The Karma of Coca-Cola

Vinay Lal

[published on AsiaMedia, 1 September 2006]

Whatever the virtues and pleasures of Coca-Cola, its sins have caught up with it. In India, at least, it has been unable to escape its karma. Even as PepsiCo has just chosen an American of Indian origin, Indra K. Nooyi, as its fifth chief executive, Pepsi and Coke have been banned in the state of Kerala. Five other Indian states — Karnataka, Gujarat, Madhya Pradesh, Punjab and Rajasthan — have imposed partial bans, prohibiting the sale of Cola drinks in schools, hospitals and public offices.

The controversy over Coca-Cola arose earlier this month when the Center for Science and Environment (CSE), a highly reputable NGO in New Delhi, released a study that documents extraordinarily high and dangerous levels of pesticides, including banned carcinogens such as Heptachlor and Malathion, in all tested samples of Coke and Pepsi. CSE’s scientists tested 57 samples of both colas from 25 different bottling plants across most of India, and in some cases found pesticide residues 24 times higher than standards adhered to by the European Union and proposed by the Bureau of Indian Standards.

Though India still occupies a miniscule place in Coke’s global operations, accounting for about one percent of its worldwide sales, it represents a huge and growing market. That industry executives have not taken the bans lying down is amply clear from Coca-Cola India’s web site, which affirmed within days of the report released by the CSE that tests by the reputed Central Science Laboratory in London had not found pesticide levels in Indian-produced colas beyond those permitted in the European Union. CSE responded that the British independent laboratory only tested samples provided to it by Coca-Cola or Pepsi, not by CSE or other agencies.

Both Coca-Cola and PepsiCo are going on aggressive campaigns to defend their drinks, putting large posters and fliers in shops and food markets in metropolitan centers assuring customers that the soft drinks sold in India are safe. The allegation that multinationals have differing standards for their products in the post-industrial societies, emerging economies and developing countries is one to which all companies profess sensitivity, so it is not surprising that Coca-Cola India’s Aug. 11 2006 news release openly states that “we have the same uncompromising commitment to product safety and quality in our beverages in India that we offer around the world.”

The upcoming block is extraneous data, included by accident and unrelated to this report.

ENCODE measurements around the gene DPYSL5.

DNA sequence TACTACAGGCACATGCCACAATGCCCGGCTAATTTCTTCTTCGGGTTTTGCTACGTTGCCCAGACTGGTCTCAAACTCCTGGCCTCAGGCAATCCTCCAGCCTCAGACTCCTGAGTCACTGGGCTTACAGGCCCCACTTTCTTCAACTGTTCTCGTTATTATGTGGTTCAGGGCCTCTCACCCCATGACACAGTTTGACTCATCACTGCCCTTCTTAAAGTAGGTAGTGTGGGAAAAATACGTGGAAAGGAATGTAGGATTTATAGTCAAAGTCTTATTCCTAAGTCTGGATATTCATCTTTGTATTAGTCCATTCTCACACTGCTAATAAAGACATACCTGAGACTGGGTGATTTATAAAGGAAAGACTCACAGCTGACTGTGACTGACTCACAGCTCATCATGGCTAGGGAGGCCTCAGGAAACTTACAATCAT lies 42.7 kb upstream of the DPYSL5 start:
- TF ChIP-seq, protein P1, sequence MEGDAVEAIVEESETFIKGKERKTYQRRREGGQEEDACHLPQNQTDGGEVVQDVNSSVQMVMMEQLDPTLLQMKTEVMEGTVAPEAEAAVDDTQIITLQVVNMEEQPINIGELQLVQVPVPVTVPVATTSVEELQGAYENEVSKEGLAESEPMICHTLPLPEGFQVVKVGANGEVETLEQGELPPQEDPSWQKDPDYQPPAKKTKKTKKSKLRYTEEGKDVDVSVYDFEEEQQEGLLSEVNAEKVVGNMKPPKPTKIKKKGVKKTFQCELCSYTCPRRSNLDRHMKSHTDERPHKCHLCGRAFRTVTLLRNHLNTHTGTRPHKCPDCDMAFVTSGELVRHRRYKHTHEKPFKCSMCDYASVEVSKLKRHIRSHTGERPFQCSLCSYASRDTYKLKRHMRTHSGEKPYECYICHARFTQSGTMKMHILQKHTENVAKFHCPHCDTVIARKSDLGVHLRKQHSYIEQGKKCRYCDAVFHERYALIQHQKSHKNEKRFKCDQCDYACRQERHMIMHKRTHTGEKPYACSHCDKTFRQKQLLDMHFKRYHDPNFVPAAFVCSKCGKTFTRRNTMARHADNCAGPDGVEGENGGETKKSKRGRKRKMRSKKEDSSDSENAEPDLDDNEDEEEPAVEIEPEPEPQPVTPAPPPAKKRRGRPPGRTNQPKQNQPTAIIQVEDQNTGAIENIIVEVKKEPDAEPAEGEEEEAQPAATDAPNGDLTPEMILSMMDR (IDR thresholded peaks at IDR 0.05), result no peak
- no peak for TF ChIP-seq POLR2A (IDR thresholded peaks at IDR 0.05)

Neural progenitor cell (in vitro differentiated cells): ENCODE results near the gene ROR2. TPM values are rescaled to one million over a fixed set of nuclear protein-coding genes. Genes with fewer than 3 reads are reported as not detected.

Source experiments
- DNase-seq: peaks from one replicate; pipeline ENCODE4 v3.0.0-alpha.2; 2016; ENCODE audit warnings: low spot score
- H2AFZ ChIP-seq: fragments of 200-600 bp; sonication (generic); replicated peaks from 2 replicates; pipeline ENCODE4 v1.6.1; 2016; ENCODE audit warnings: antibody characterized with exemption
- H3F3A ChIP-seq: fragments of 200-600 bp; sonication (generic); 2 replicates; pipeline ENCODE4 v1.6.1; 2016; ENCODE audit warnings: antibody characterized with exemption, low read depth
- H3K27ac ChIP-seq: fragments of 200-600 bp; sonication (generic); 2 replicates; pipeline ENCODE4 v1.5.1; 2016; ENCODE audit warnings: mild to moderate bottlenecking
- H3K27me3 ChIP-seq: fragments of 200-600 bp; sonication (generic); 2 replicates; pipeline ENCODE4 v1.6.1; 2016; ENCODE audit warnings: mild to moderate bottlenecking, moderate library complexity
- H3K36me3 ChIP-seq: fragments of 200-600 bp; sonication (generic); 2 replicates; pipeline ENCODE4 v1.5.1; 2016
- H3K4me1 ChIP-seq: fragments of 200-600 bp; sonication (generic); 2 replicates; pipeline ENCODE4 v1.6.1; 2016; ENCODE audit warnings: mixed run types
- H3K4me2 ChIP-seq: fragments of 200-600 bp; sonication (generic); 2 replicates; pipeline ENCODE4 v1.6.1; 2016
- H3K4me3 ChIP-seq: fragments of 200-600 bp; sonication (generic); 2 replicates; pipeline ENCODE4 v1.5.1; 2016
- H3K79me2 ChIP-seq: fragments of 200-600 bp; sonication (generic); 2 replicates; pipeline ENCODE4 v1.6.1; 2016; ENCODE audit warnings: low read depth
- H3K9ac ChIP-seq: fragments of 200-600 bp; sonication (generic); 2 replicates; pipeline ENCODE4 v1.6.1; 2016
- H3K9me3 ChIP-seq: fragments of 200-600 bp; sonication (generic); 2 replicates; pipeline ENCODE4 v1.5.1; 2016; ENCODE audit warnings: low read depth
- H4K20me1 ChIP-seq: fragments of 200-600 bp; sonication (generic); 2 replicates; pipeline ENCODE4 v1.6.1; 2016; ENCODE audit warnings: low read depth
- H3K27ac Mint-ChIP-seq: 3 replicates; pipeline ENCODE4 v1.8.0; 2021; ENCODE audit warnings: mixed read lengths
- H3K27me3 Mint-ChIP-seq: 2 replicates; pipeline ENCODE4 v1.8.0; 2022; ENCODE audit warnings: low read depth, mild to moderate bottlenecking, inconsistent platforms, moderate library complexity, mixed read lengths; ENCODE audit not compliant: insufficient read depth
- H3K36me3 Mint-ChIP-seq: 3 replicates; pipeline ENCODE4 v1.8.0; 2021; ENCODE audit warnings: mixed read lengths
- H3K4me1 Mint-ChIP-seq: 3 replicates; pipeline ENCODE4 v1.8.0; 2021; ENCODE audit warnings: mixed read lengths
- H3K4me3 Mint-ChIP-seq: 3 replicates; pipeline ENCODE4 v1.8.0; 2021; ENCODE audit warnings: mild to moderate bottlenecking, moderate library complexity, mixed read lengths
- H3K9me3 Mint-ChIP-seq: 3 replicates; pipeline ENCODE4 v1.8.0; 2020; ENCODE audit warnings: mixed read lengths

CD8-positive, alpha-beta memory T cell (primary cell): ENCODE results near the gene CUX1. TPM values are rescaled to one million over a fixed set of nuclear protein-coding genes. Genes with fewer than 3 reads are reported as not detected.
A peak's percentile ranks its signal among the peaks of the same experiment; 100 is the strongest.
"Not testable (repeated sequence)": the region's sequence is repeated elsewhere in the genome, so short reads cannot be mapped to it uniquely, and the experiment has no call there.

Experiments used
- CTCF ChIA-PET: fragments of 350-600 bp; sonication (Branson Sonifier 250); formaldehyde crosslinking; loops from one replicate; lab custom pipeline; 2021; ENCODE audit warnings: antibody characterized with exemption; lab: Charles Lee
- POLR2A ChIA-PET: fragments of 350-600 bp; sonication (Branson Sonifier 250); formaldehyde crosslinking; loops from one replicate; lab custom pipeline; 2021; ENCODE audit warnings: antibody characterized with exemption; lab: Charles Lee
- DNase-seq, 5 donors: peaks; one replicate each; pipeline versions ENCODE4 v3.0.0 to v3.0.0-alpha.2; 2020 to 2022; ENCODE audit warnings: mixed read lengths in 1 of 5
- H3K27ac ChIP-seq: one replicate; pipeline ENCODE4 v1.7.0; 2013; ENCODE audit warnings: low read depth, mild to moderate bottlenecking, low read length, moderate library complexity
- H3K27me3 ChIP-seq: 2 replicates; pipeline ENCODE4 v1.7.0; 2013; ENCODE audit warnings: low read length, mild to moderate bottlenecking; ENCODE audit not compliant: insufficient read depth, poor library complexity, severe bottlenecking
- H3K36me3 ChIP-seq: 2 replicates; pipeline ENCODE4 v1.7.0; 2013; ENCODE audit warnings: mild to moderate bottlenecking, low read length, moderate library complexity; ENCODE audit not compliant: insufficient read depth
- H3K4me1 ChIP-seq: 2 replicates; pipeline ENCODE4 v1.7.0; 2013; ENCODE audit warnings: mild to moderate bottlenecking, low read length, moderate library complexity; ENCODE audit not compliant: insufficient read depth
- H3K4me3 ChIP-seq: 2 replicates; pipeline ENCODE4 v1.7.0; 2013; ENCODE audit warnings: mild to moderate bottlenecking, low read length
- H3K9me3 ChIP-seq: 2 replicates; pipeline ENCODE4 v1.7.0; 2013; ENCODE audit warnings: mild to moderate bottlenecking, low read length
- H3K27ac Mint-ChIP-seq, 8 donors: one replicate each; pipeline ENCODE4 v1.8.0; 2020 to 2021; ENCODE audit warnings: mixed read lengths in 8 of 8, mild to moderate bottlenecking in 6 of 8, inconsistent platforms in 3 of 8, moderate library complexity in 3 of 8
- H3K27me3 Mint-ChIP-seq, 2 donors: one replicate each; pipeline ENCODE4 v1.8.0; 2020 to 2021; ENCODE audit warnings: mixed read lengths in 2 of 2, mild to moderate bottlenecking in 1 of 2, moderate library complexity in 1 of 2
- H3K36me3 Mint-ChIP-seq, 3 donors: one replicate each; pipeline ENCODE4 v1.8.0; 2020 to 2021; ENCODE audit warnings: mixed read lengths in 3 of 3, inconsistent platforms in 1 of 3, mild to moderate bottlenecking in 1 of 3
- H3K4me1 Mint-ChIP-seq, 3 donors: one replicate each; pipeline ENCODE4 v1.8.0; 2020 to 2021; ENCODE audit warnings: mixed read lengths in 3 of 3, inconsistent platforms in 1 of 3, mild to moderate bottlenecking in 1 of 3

This controversy, however, is only the latest iteration of long-standing differences between CSE and the two cola giants, which together control over 90 percent of India’s soft drinks market. In early 2003, CSE found nearly the same level of pesticides in a large number of samples of both Coke and Pepsi, and a joint committee of both houses of the Indian Parliament affirmed in 2004 its corroboration of CSE’s findings. The Joint Parliamentary Committee, over the next two years, labored to set new standards, which it reconfirmed for proposal to the Bureau of Indian Standards in March 2006. The new standards still await acceptance by the Indian Government.

Coca-Cola has had a more tumultuous history in India than just its disagreements with CSE. The present dispute masks considerations that are in some respects far more serious, or certainly of greater importance. Its bottling plants are under siege, it stands accused of draining scarce water resources and activists and villagers have battled Coca-Cola on the streets and in courts. No one is prepared yet to forecast its demise in India, but the iron-clad laws of karma seem poised to extract the last drop of water from the Cola that promises to keep its consumers feeling forever fresh.

If the allegations of pesticide contamination are true, the levels of pesticide can be brought down to meet international standards. But the inescapable fact remains that Coca-Cola consumes increasingly scarce water resources. Among farmers in India, Coca-Cola and PepsiCo are known as ‘pani chors’ or water thieves. The water table has fallen precipitously in many parts of India, and hundreds of struggles between the beverage giants and local people have been documented around the country.

To take one example: in Kaladera, some 40 kilometers from Jaipur, over 200 villagers from 22 neighboring villages voted to demand the closure of the local Coca-Cola plant, which in nine months ending in December 2003 had extracted nearly 175,000 cubic meters of water on the payment of a meager Rs 24,000 ($525) to the Indian government.

Among the most well-documented of these struggles has been at Plachimada in Kerala, where the Coca-Cola Virudha Samara Samiti [Anti-Coca-Cola Struggle Committee] organized a mass rally in August 2002 to protest the appropriation of 1.5 million litres of water daily by the Coca-Cola company. Hundreds of millions of Indians have no access to safe drinking water, and activists allege that the actions of Coca-Cola and other soft drinks manufacturers are calculated to aggravate acute water shortages. When the political economy of water begins to be understood, Coca-Cola’s place in that narrative will not be insubstantial.